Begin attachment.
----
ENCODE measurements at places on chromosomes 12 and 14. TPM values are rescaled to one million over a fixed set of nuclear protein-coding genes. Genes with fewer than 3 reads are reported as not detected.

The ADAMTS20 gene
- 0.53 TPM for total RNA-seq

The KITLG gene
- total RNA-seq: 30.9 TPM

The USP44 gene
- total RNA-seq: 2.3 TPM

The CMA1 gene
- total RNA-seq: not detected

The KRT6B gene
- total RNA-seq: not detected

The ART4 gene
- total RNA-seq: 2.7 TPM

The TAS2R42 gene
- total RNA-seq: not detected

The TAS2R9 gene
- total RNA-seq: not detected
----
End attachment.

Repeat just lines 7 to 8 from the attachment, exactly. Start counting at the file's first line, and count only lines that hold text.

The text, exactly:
- total RNA-seq: 2.3 TPM

The CMA1 gene